I think that Earth Day is a concept that we can all generally get behind. After all, Earth is where we’re all from and we have yet to find food available elsewhere. There are certainly controversial topics associated with environmental awareness and protection but there is also a lot of commonality.
I’d like to encourage everyone to take a moment to ponder the origins of one of their meals today. It is probably nearly impossible to know specifically where any given item originated but it is usually easy enough to speculate on the general region or country. It’s a good time of year to think about this. After all, in mid-April, fresh local food is scarce. Local agricultural crops are scarce (with some exception). We can find ramps, morels, and trout in our back yards but we don’t rely on them to nourish and sustain us. If we did I think we would quickly find those items scarce and in danger of extirpation. It is probably enough to think: Could this have been grown or raised here? If not, where could it have grown? How far away? Did it cross an ocean?
It is important to be aware of the total cost of our food. Think about waste, cost of production, and the cost of shipping. Fresh food is perishable, once harvested there is a finite time to consume it. In ordered to satisfy demand, excess must exist. Sometimes, if the market price is not high enough, it is not cost effective for farmers to harvest their crops. Those crops are left in the field. Processed food has clear production costs but even fresh food has costs of production. A bag of spinach was not only grown but it was likely fertilized, harvested, washed, and packaged. All of which consume resources. Shipping costs are obvious. It seems reasonable that the further an item was shipped the greater the cost. How many hands touched your product before you? It could have been picked, loaded onto a truck, unloaded, washed, processed, packaged, loaded onto another truck, unloaded at a depot, loaded onto another truck, unloaded at the grocery store, and placed on the shelf. All of this before you put eyes on it. There are so many links in the chain and a certain portion of the terminal cost goes to each link.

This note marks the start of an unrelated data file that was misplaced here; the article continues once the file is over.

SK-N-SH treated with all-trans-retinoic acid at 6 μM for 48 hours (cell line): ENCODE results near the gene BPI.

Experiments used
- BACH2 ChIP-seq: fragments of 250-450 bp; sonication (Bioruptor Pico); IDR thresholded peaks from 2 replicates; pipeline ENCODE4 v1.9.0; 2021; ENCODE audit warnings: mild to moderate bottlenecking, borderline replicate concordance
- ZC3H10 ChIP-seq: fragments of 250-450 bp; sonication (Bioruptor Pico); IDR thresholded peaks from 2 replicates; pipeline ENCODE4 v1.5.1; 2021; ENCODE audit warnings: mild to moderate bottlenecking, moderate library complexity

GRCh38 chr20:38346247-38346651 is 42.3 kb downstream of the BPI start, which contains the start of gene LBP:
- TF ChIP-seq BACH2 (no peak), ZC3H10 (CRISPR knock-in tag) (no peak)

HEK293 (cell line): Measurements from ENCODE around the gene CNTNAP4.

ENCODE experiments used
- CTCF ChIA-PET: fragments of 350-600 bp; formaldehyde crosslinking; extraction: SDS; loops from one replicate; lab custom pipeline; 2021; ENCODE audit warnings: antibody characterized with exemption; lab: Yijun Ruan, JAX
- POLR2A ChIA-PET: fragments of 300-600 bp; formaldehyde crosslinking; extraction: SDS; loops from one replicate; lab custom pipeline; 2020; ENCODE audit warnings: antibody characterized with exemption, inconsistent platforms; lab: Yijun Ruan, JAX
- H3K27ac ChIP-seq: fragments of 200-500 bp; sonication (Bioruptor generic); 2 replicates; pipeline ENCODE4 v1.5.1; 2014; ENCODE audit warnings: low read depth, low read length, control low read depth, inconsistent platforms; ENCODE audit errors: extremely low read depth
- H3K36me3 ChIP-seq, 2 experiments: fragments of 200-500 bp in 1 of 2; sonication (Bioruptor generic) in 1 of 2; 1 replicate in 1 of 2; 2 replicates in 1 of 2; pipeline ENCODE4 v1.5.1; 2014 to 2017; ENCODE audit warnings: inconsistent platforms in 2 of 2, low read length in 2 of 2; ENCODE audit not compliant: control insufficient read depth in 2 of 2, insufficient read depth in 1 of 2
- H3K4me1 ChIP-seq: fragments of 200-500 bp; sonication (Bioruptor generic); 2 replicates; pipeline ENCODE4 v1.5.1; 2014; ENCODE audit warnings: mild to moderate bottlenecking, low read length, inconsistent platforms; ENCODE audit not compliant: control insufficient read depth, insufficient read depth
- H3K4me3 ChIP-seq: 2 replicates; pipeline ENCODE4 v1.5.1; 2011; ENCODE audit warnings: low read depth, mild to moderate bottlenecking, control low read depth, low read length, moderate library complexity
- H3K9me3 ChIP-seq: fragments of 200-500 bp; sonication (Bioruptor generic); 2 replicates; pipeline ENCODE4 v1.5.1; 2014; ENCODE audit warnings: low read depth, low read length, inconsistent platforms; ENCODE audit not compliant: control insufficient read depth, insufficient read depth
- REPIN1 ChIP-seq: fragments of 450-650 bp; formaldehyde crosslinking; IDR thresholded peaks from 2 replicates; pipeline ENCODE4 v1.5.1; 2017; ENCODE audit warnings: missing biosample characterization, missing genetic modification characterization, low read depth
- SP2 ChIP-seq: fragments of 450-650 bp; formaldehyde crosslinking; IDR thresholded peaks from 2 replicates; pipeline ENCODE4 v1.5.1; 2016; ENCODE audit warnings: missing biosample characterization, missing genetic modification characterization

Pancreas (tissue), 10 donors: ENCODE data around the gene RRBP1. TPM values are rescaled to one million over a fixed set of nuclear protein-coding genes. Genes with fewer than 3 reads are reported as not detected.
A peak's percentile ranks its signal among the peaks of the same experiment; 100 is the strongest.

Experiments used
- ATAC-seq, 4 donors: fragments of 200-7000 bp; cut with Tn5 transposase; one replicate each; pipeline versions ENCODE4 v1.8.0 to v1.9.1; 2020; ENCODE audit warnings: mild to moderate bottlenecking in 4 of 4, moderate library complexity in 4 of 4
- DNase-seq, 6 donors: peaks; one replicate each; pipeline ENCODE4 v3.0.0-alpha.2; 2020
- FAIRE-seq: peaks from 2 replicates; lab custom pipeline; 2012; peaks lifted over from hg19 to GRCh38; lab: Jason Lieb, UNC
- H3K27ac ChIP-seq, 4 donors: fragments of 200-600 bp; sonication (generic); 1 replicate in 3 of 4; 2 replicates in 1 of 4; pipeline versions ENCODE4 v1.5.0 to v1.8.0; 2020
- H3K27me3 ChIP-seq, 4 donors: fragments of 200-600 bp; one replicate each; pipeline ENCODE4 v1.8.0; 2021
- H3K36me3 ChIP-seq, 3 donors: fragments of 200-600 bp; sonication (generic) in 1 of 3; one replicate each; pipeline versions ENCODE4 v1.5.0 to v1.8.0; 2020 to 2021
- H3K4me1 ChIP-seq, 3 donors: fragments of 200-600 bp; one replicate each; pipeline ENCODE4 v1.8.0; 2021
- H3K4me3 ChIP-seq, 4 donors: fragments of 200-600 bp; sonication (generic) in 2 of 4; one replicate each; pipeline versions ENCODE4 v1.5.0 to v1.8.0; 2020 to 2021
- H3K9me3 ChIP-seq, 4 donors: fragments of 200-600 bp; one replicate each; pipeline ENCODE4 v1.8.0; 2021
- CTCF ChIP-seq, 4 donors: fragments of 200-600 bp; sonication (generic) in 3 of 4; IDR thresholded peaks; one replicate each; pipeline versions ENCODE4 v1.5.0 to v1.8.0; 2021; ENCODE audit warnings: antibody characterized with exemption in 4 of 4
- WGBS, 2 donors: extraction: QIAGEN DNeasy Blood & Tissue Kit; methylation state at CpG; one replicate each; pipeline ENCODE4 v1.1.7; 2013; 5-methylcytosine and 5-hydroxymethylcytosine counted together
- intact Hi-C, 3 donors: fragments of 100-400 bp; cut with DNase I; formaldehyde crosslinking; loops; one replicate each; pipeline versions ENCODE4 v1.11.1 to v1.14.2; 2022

The state of California produces a large amount of food. Not only do we consume it domestically but California’s agricultural export brings foreign money into our economy. The drought that seems to be affecting them could impact us all. In this global market it is important to realize the factors that affect (and make tenuous) our food supply.
Modern society demands fresh food, and this is a good thing. I’m as tall, healthy, and mentally developed as I am because I had nutritious food items available to me year round while I was growing. As the world population continues to grow so too will the need to feed and nourish that population. Loss, waste, and excess will become less of a luxury because water, land, and sunlight are all finite. In the end, I think this is at the root of why consideration of our foods origins is noble. I certainly consider these things when I write menus and order product.
So today, Earth Day, I won’t ask you to attend a rally or protest some environmental injustice. I would just like you to consider where one of your meals came from and ponder how the state of the environment, as you see it, affects that product.